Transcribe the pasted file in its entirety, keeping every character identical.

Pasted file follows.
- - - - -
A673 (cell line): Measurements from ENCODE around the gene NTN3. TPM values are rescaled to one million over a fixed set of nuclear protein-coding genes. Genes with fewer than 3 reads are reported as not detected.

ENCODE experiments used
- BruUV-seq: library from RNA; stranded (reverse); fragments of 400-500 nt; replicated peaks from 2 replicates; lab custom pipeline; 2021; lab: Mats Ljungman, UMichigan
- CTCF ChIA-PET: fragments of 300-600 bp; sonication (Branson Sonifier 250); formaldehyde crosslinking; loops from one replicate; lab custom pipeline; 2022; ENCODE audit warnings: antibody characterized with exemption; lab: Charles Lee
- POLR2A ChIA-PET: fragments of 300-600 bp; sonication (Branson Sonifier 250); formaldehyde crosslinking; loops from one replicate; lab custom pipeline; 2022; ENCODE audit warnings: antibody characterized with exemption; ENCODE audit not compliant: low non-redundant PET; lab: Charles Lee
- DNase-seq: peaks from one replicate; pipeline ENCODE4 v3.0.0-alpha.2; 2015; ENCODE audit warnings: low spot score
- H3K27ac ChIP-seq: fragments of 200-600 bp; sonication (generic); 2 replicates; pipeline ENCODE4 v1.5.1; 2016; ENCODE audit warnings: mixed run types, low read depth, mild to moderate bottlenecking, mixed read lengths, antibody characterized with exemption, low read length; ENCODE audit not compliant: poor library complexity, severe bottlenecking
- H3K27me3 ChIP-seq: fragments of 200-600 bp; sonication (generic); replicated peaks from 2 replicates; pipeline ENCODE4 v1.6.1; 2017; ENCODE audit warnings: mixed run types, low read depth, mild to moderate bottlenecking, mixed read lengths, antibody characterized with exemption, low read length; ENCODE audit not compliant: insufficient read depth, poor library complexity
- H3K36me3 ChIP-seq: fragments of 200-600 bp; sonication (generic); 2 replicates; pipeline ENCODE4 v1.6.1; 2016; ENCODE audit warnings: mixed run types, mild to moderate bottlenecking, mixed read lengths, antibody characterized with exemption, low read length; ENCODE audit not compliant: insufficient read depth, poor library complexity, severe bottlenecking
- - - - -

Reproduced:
A673 (cell line): Measurements from ENCODE around the gene NTN3. TPM values are rescaled to one million over a fixed set of nuclear protein-coding genes. Genes with fewer than 3 reads are reported as not detected.

ENCODE experiments used
- BruUV-seq: library from RNA; stranded (reverse); fragments of 400-500 nt; replicated peaks from 2 replicates; lab custom pipeline; 2021; lab: Mats Ljungman, UMichigan
- CTCF ChIA-PET: fragments of 300-600 bp; sonication (Branson Sonifier 250); formaldehyde crosslinking; loops from one replicate; lab custom pipeline; 2022; ENCODE audit warnings: antibody characterized with exemption; lab: Charles Lee
- POLR2A ChIA-PET: fragments of 300-600 bp; sonication (Branson Sonifier 250); formaldehyde crosslinking; loops from one replicate; lab custom pipeline; 2022; ENCODE audit warnings: antibody characterized with exemption; ENCODE audit not compliant: low non-redundant PET; lab: Charles Lee
- DNase-seq: peaks from one replicate; pipeline ENCODE4 v3.0.0-alpha.2; 2015; ENCODE audit warnings: low spot score
- H3K27ac ChIP-seq: fragments of 200-600 bp; sonication (generic); 2 replicates; pipeline ENCODE4 v1.5.1; 2016; ENCODE audit warnings: mixed run types, low read depth, mild to moderate bottlenecking, mixed read lengths, antibody characterized with exemption, low read length; ENCODE audit not compliant: poor library complexity, severe bottlenecking
- H3K27me3 ChIP-seq: fragments of 200-600 bp; sonication (generic); replicated peaks from 2 replicates; pipeline ENCODE4 v1.6.1; 2017; ENCODE audit warnings: mixed run types, low read depth, mild to moderate bottlenecking, mixed read lengths, antibody characterized with exemption, low read length; ENCODE audit not compliant: insufficient read depth, poor library complexity
- H3K36me3 ChIP-seq: fragments of 200-600 bp; sonication (generic); 2 replicates; pipeline ENCODE4 v1.6.1; 2016; ENCODE audit warnings: mixed run types, mild to moderate bottlenecking, mixed read lengths, antibody characterized with exemption, low read length; ENCODE audit not compliant: insufficient read depth, poor library complexity, severe bottlenecking